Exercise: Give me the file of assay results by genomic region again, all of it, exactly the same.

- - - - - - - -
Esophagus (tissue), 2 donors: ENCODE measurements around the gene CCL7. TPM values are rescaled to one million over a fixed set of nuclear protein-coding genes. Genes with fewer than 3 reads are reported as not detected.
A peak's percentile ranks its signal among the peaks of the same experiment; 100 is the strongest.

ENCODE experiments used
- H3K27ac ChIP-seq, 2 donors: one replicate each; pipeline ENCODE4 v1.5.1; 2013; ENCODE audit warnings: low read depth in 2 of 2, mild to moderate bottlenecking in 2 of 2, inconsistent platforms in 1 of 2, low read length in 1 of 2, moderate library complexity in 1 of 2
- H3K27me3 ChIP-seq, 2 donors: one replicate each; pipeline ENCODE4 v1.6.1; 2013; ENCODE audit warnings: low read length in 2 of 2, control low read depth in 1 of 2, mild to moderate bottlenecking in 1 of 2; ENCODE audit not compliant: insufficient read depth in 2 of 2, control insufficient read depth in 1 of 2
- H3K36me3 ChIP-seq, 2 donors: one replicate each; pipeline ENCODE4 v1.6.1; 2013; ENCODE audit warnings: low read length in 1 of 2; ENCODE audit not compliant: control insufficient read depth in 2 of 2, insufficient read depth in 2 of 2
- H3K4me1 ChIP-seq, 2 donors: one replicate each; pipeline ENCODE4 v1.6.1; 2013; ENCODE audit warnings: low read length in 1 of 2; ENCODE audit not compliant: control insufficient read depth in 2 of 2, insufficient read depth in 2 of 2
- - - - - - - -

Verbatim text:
Esophagus (tissue), 2 donors: ENCODE measurements around the gene CCL7. TPM values are rescaled to one million over a fixed set of nuclear protein-coding genes. Genes with fewer than 3 reads are reported as not detected.
A peak's percentile ranks its signal among the peaks of the same experiment; 100 is the strongest.

ENCODE experiments used
- H3K27ac ChIP-seq, 2 donors: one replicate each; pipeline ENCODE4 v1.5.1; 2013; ENCODE audit warnings: low read depth in 2 of 2, mild to moderate bottlenecking in 2 of 2, inconsistent platforms in 1 of 2, low read length in 1 of 2, moderate library complexity in 1 of 2
- H3K27me3 ChIP-seq, 2 donors: one replicate each; pipeline ENCODE4 v1.6.1; 2013; ENCODE audit warnings: low read length in 2 of 2, control low read depth in 1 of 2, mild to moderate bottlenecking in 1 of 2; ENCODE audit not compliant: insufficient read depth in 2 of 2, control insufficient read depth in 1 of 2
- H3K36me3 ChIP-seq, 2 donors: one replicate each; pipeline ENCODE4 v1.6.1; 2013; ENCODE audit warnings: low read length in 1 of 2; ENCODE audit not compliant: control insufficient read depth in 2 of 2, insufficient read depth in 2 of 2
- H3K4me1 ChIP-seq, 2 donors: one replicate each; pipeline ENCODE4 v1.6.1; 2013; ENCODE audit warnings: low read length in 1 of 2; ENCODE audit not compliant: control insufficient read depth in 2 of 2, insufficient read depth in 2 of 2